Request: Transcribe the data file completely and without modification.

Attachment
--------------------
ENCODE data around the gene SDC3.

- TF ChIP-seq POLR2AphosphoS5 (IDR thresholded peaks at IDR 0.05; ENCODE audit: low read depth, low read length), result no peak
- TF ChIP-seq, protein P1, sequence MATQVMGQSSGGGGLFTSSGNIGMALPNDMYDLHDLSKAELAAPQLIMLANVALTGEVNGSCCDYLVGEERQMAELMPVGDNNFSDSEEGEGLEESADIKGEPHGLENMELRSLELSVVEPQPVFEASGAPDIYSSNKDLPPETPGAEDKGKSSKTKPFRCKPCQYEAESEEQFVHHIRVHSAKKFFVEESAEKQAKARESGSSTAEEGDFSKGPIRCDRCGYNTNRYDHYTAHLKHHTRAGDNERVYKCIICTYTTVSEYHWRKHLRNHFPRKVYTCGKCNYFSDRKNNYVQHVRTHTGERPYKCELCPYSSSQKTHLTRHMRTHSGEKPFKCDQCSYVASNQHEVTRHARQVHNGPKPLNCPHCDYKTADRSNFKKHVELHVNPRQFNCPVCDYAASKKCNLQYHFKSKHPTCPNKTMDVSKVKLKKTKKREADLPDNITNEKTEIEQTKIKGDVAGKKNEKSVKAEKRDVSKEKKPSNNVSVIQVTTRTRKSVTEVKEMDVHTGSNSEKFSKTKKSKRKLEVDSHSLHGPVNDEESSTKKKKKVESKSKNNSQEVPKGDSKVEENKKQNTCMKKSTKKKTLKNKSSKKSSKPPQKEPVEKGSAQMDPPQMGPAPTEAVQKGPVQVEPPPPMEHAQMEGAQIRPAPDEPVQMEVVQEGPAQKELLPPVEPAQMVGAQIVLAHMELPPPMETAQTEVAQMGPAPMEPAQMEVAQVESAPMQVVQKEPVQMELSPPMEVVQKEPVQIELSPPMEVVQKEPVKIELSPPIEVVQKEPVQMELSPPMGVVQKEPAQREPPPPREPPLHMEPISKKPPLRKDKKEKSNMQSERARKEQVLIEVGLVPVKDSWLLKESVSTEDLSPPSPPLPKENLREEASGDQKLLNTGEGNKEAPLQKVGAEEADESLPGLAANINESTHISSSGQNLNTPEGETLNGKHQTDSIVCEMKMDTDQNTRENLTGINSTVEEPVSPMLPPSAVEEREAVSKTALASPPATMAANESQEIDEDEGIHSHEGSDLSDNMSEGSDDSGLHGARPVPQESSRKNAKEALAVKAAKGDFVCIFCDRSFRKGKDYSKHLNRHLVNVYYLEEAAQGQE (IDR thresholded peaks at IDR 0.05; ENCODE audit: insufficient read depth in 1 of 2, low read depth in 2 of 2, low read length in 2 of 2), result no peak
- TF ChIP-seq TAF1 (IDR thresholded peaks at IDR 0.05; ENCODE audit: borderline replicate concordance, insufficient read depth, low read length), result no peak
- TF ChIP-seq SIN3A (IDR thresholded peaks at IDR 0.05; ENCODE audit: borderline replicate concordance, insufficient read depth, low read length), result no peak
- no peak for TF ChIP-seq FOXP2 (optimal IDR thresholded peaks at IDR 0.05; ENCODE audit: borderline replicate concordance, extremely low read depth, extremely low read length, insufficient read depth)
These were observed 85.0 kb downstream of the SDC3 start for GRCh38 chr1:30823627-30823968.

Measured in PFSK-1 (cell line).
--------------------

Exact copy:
ENCODE data around the gene SDC3.

- TF ChIP-seq POLR2AphosphoS5 (IDR thresholded peaks at IDR 0.05; ENCODE audit: low read depth, low read length), result no peak
- TF ChIP-seq, protein P1, sequence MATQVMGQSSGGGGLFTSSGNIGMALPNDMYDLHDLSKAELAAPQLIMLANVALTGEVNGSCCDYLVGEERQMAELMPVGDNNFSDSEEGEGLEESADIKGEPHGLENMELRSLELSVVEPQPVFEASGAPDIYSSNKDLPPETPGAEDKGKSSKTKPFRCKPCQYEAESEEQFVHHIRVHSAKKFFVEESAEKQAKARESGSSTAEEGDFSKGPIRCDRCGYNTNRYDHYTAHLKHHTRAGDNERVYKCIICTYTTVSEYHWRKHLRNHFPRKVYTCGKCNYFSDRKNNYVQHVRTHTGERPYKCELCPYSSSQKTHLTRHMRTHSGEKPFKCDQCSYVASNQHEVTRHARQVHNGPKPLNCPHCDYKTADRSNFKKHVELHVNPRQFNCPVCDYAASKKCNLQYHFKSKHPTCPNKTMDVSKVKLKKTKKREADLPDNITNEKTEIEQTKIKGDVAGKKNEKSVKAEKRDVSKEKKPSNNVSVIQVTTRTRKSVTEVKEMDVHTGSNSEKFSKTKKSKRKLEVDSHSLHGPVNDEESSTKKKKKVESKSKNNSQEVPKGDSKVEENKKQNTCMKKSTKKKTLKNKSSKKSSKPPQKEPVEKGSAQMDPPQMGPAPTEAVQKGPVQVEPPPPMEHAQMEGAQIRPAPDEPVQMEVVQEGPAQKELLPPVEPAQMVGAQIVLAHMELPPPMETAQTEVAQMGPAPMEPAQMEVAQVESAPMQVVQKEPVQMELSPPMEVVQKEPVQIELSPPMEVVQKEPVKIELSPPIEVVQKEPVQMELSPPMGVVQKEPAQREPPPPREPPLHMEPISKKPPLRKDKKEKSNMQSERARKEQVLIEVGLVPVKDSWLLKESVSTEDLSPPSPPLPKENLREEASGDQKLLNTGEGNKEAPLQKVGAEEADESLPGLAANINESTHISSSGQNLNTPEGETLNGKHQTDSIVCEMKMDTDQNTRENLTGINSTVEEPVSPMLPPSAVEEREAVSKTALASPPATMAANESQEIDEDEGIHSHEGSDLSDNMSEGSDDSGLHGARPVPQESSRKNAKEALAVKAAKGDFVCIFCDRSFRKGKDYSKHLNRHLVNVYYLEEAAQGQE (IDR thresholded peaks at IDR 0.05; ENCODE audit: insufficient read depth in 1 of 2, low read depth in 2 of 2, low read length in 2 of 2), result no peak
- TF ChIP-seq TAF1 (IDR thresholded peaks at IDR 0.05; ENCODE audit: borderline replicate concordance, insufficient read depth, low read length), result no peak
- TF ChIP-seq SIN3A (IDR thresholded peaks at IDR 0.05; ENCODE audit: borderline replicate concordance, insufficient read depth, low read length), result no peak
- no peak for TF ChIP-seq FOXP2 (optimal IDR thresholded peaks at IDR 0.05; ENCODE audit: borderline replicate concordance, extremely low read depth, extremely low read length, insufficient read depth)
These were observed 85.0 kb downstream of the SDC3 start for GRCh38 chr1:30823627-30823968.

Measured in PFSK-1 (cell line).